In part, this is attributed to a “ceiling effect” whereby gains in muscle mass become progressively more difficult as a trainee gets closer to his genetic
hypertrophic potential. There also is emerging evidence showing that regimented resistance exercise attenuates anabolic intracellular signaling in rodents  and humans , conceivably diminishing the hypertrophic response. Our sub-analysis check details failed to show an interaction effect between resistance training status and protein timing for either strength or hypertrophy. However, statistical power was low because only 4 studies using trained subjects met inclusion criteria. Future research should therefore focus on determining the effects of protein timing on muscular adaptations in those with at least 1 year or more of regular, consistent resistance training experience. Third, in an effort to keep our sample size sufficiently large, we www.selleckchem.com/products/Gefitinib.html pooled CSA and FFM data to determine
hypertrophy ES. FFM is frequently used as a proxy for hypertrophy, as it is generally assumed that the vast majority of the gains in fat free mass from resistance training are myocellular in nature. Nevertheless, resistance exercise also is associated with the accretion of non-muscle tissue as well (i.e. bone, connective tissue, etc.). To account PR-171 datasheet for any potential discrepancies P-type ATPase in this regard, we performed sub-analyses on CSA and FFM alone and the results essentially did not change. For FFM, the difference between treatment and control was not significant (P = 0.27), with a ES difference of -0.08.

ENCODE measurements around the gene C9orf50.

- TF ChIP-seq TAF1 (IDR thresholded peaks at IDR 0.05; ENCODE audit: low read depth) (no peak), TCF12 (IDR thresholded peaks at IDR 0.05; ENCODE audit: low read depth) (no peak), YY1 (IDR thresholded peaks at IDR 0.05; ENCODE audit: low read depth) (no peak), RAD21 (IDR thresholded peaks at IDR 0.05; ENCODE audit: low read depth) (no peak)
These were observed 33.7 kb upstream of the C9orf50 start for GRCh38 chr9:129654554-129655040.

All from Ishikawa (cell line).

Protein intake again was highly significant, with an ES impact of ~0.2 per every 1 g/kg/day. For CSA, the difference between treatment and control was not significant (P = 0.37), with a ES difference of -0.14. Protein intake was again significant (P = 0.02) with an ES impact of ~0.33 per every 0.5 g/kg. Finally and importantly, there was a paucity of timing studies that attempted to match protein intake. As previously discussed, our results show that total protein intake is strongly and positively associated with post-exercise gains in muscle hypertrophy. Future studies should seek to control for this variable so that the true effects of timing, if any, can be accurately assessed. Practical applications In conclusion, current evidence does not appear to support the claim that immediate (≤ 1 hour) consumption of protein pre- and/or post-workout significantly enhances strength- or hypertrophic-related adaptations to resistance exercise. The results of this meta-analysis indicate that if a peri-workout anabolic window of opportunity does in fact exist, the window for protein consumption would appear to be greater than one-hour before and after a resistance training session.